charleston

The Progress of the Southern Revolt

(The Charleston Mercury – January 3, 1861) Every effort of the General Government to avert its dissolution, only hastens on its fate. Major Anderson abandons Fort Moultrie and garrisons Fort Sumter. The President approves and the Northern press praises the achievement. The New York Evening Post even declares that this step to coercion raises the price of Stocks in New York. But what follows in the South, where the great game of disunion is going on?

The people of South Carolina are made more resolute in their determination to throw off the Government. Our city is like an armed camp. Martial music fills the air. Offers of assistance come by thousands from the neighboring States. Fort Moultrie, Castle Pinckney, Fort Johnson, and the United States Arsenal, are occupied with our troops. Disciplined companies are arriving by the railroad from the interior of the State.

Part I of our Civil War collection, A Newspaper Perspective, contains articles gleaned from over 2,500 issues of The New York Herald, The Charleston Mercury and the Richmond Enquirer, published between November 1, 1860 and April 15, 1865.
The Governor of Georgia seized the United States forts commanding the harbor of Savannah. The Georgia elections, with the voice of a tempest, sweeps before it the flying chaff of Unionism and fear, and proclaims that the Union must be dissolved.

In a few more days Florida, Alabama and Mississippi will have cast off all political connection with the North, and all the fortresses on the Atlantic and in the Gulf, from Cape Fear to the Mississippi, will have the stars and stripes forever taken down from their flagstaffs.

So works the threats of coercion of the South.

And how is it at the North? Congress has been in session a month, and not a single measure of coercion has been proposed, much less passed, in Congress. The Black Republicans seem to be content to abuse the President as a traitor, because he does not enter upon the enterprise of conquering the South with one thousand men, being the whole force at his command from Boston to New Orleans.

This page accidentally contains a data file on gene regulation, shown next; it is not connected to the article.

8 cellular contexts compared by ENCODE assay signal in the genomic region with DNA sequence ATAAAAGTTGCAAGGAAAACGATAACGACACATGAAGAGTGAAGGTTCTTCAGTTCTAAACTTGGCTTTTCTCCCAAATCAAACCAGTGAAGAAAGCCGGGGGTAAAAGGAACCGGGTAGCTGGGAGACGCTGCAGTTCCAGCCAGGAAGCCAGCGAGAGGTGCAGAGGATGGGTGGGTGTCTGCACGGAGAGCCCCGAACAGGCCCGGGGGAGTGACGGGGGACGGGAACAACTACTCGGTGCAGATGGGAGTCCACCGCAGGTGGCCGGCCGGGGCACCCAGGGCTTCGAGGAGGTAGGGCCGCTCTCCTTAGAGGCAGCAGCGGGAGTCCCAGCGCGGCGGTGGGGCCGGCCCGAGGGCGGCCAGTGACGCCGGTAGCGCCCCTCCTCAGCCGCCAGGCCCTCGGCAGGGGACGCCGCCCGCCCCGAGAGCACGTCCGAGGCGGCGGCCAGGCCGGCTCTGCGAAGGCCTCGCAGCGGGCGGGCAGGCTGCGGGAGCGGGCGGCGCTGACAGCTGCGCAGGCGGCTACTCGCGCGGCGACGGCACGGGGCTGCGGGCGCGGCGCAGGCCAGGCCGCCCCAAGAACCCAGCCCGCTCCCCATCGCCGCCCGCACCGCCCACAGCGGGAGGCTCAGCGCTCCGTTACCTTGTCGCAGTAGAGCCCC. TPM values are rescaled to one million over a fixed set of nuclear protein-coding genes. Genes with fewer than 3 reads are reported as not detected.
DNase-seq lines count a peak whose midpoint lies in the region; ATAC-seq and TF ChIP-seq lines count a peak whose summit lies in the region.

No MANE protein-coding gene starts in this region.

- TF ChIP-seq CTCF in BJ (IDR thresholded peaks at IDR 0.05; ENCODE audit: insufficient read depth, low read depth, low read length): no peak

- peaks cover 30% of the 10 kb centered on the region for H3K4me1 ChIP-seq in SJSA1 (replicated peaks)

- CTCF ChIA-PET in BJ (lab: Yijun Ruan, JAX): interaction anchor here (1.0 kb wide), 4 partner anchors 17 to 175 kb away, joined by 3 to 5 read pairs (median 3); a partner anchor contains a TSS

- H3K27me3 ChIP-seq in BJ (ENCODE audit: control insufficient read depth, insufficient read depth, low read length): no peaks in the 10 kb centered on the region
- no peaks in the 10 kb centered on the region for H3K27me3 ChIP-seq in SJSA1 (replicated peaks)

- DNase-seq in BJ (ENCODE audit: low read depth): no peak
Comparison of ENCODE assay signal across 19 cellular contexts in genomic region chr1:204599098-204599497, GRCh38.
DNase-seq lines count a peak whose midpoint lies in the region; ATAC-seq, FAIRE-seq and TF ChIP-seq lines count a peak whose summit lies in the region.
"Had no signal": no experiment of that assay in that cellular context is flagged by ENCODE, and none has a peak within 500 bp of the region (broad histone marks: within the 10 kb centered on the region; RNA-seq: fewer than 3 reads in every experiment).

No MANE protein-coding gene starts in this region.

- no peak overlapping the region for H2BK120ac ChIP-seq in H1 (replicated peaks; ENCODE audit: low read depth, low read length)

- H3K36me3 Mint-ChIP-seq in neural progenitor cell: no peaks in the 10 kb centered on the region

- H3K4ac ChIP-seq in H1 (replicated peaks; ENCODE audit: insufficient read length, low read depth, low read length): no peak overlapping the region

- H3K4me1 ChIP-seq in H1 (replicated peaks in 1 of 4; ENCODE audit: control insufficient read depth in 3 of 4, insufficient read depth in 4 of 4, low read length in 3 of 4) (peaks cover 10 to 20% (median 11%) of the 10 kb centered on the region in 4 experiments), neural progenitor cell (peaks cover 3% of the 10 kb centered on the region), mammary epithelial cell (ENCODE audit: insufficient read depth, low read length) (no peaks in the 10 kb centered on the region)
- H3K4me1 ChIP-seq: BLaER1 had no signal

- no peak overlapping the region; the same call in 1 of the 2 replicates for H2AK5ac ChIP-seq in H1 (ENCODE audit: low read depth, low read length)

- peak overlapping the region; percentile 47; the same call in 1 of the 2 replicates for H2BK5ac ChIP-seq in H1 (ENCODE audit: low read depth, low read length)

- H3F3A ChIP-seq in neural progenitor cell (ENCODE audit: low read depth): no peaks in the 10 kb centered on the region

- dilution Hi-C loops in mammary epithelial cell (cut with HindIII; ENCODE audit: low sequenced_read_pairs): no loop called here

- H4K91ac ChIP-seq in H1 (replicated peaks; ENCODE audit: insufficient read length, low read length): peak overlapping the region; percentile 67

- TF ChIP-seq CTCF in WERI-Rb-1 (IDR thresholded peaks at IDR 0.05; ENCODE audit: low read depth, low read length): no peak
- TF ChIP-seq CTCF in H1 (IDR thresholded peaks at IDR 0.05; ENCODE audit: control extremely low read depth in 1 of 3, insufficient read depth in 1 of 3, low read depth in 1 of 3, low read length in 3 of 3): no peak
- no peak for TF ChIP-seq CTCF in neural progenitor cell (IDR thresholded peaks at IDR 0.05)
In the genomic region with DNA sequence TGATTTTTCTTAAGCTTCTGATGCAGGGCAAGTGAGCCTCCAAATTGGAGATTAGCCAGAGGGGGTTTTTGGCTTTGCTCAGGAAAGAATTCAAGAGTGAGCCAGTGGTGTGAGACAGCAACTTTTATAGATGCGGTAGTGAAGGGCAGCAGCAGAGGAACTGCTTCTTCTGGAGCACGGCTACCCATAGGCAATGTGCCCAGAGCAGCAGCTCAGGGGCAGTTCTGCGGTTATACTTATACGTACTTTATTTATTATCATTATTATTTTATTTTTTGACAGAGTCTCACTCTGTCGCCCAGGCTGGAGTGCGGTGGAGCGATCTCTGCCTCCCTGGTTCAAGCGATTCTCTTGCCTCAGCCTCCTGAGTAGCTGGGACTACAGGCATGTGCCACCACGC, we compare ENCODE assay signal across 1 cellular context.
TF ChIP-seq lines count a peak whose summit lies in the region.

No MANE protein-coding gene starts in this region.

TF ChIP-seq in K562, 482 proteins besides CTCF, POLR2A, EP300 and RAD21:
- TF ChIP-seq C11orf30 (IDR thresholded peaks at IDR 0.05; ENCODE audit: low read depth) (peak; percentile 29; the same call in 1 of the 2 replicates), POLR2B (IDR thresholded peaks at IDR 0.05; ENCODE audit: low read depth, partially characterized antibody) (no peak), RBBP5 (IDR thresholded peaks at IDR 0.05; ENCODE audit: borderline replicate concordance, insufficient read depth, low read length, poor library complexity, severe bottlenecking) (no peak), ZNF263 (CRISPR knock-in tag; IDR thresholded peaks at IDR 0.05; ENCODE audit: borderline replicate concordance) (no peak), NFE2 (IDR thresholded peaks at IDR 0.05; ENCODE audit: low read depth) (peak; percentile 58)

They know that the President is just as helpless as they are, to coerce the Southern States into the Union; and yet, they bray out their assinine abuse, with all the force of baffled hate and raging imbecility.

Scheme after scheme, to keep the Union together, is formed, and bursts like bubbles on a fretful tide. Every day brings its proof of the steady progress of the Government of the United States to dissolution, and of the South to union, whilst every effort made to avert this inevitable drift of things, only accelerates them to their final consummation.

Not to act is fatal and to act is more speedily fatal. So, why not at once acquiesce in the destiny of things – pitch the account book of the Union into the fire; and take down the new account book of a Southern Confederacy? Then, spread out its fair pages, for a glorious history of independence, prosperity, and liberty.

As to the North, – let it go over to Canada – or break up into an Eastern, and Middle, and Western Confederacy – all inferior in power, wealth and civilization, to the great predominating Republic of the Slaveholding States of North America. Can they help themselves? We will see.

Source: THE PROGRESS OF THE REVOLUTION, The Charleston Mercury – January 3, 1861

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